More Strong-Arming From Uber and Lyft
President of U.S. Chamber tries to undermine U.S. “Smart City” grant
By Michael King,
10:00AM, Sun. Apr. 24, 2016
On April 21, U.S. Chamber of Commerce President Amanda Eversole wrote to U.S. Secretary of Transportation Anthony Foxx, suggesting that Austin’s candidacy for a Smart City Challenge Grant might be clouded if Austin voters reject Prop. 1 on May 7.
Just returned from Oslo, Norway, Mayor Steve Adler responded: “We shouldn’t let ourselves be bullied by outside organizations.”
Eversole’s two-page letter is a fairly flagrant attempt to persuade Foxx to take a dim view of Austin’s current regulations governing transportation network companies – Uber and Lyft – and she echoes in detail both the TNCs' campaign arguments and their threat to cease Austin operations if the city’s voters reject Prop. 1, the TNC-written ordinance that (among other company-favored changes) would block fingerprinting of drivers. “I would like to bring to your attention,” Eversole writes to Foxx, “an issue that could set back one of the most innovative cities in America, Austin, Texas.” After offering Foxx a thumbnail version of the history of TNCs in Austin – that is, the version promoted by Uber and Lyft and their political action committee, Ridesharing Works for Austin – Eversole concludes, “We hope you will take time to review this issue, and support transportation innovation.”
Austin is one of seven finalists for a $50 million Smart City Challenge Grant intended to support technological innovations that improve mobility, and Mayor Adler’s office has been working for months to support the city’s application. Adler was one of three mayors traveling with Sec. Foxx to Denmark, the Netherlands, and Norway, considering transportation alternatives. (He returned Saturday.) Although she never explicitly advocates against a grant for Austin, Eversole’s rather brazen implication is that no city that regulates TNCs in ways not to the companies’ liking should be considered for a Smart City Grant.
On Saturday, from Norway, Adler responded to Eversole’s letter in a brief statement: "I just had a great week traveling with the Secretary of Transportation, and I’m not worried about the letter. The Smart City Challenge is looking for an innovative city committed to transforming mobility for everyone, especially those usually left behind – and that’s still Austin.
"The local chamber [Greater Austin Chamber of Commerce] hasn’t taken a position and we shouldn’t let ourselves be bullied by outside organizations.”
Eversole’s arguments closely mirror the heavily advertised views of Ridesharing Works (Uber and Lyft): that the temporary regulations adopted in 2014 have allowed TNCs to “thrive” in Austin; that “tens of thousands of Austinites now rely on TNCs” (although the companies do not release any figures on drivers, riders, or rides), that fingerprinting (the only new rule mentioned) is no safer and more expensive than the companies’ existing background checks, and that the adopted Prop. 1 ballot language (approved over a court challenge) is “very misleading and may confuse TNC supporters so that they inadvertently vote against Proposition 1. If this happens, TNCs may ultimately withdraw from the city.”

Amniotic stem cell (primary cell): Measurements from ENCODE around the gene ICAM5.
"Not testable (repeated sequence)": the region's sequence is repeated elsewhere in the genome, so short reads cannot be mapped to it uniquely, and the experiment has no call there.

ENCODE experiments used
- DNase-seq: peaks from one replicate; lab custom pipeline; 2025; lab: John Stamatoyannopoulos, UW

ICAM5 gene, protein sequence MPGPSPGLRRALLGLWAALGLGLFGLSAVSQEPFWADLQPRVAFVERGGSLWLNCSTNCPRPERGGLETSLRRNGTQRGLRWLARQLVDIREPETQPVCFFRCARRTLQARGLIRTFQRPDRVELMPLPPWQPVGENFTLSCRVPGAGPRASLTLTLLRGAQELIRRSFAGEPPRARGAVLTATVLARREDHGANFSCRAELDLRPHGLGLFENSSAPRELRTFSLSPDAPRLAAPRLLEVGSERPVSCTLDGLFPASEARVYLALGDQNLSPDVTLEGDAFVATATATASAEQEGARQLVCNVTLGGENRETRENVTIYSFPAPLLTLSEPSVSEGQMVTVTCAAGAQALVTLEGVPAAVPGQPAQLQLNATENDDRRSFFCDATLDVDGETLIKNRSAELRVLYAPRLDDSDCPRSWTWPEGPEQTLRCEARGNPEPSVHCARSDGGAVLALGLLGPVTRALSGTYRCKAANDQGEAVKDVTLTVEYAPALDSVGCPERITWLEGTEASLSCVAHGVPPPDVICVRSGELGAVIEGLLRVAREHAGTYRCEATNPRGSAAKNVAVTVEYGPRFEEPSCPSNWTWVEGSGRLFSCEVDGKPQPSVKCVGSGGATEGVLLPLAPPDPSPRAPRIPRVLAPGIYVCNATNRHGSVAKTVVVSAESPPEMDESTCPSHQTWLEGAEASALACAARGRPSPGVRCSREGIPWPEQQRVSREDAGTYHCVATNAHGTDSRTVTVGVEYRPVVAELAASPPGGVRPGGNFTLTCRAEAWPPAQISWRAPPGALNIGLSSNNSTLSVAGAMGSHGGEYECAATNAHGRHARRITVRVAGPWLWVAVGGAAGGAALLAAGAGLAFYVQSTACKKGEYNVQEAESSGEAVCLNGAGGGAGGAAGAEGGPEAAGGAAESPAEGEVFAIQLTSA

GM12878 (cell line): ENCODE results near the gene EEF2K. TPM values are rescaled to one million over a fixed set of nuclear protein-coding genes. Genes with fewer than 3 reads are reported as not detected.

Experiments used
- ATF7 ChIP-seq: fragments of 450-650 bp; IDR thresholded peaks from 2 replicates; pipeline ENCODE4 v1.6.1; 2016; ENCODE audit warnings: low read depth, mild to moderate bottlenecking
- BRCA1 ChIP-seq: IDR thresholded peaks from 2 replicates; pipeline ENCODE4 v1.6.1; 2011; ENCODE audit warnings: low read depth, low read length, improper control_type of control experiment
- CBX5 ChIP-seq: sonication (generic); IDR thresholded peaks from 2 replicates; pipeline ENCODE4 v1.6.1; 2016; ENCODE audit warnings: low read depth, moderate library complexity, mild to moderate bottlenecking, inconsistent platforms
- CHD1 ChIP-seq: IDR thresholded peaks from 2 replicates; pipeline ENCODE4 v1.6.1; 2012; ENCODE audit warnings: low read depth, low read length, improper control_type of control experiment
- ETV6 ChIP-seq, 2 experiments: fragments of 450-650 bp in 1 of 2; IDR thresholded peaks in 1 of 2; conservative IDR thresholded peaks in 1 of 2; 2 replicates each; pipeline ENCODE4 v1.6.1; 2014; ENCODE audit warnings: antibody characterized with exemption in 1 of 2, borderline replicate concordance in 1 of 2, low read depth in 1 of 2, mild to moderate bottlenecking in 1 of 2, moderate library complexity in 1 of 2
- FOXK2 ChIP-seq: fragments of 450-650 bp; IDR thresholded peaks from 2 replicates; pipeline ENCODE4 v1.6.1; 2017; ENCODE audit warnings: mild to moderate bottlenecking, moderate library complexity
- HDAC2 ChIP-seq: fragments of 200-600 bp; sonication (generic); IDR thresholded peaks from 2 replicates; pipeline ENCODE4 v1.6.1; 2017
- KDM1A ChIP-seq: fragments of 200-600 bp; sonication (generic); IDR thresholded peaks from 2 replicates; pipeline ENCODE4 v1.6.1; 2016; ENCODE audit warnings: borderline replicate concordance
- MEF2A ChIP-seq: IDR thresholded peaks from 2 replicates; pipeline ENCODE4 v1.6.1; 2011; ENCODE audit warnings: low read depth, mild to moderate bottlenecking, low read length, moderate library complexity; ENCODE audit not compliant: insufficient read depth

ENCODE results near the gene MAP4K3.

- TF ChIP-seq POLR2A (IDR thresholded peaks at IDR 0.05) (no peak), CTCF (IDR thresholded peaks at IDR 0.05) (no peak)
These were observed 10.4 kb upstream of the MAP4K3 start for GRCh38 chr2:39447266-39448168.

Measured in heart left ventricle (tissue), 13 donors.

Eversole’s letter so consistently repeats the TNCs campaign arguments that the Chronicle asked Ridesharing Works spokesman Travis Considine if RWA had drafted or solicited the letter, and if he thought the letter gave the impression that the Chamber was attempting to nationalize a local issue while intervening in a local grant application and election.
Considine responded: “The U.S. Chamber issued the letter at their discretion. The issues being discussed in Austin are local in nature but have national implications. Will Austin be seen by the rest of the country as a city that embraces innovation or one that allows narrow political interests to hobble successful industries?”
Eversole’s letter was certainly viewed in some quarters as aimed more directly at Austin voters than Sec. Foxx. Joshua Baer, executive director of Capital Factory, posted the letter on Medium as “one more reason to Vote for Prop. 1.”
“This is getting uglier every day,” wrote Baer, referring not to Uber and Lyft’s bullying tactics now amplified by the U.S. Chamber of Commerce, but apparently to the notion that any Austinite should fail to succumb to the TNCs' threats and instead vote against Prop. 1.
You can read Eversole’s letter here. We’ve contacted the U.S. Chamber of Commerce for additional comment, and will update with any response.
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Transportation Network Companies, City Election May 2016, Uber, Lyft, Ridesharing Works for Austin, U.S. Chamber of Commerce, Steve Adler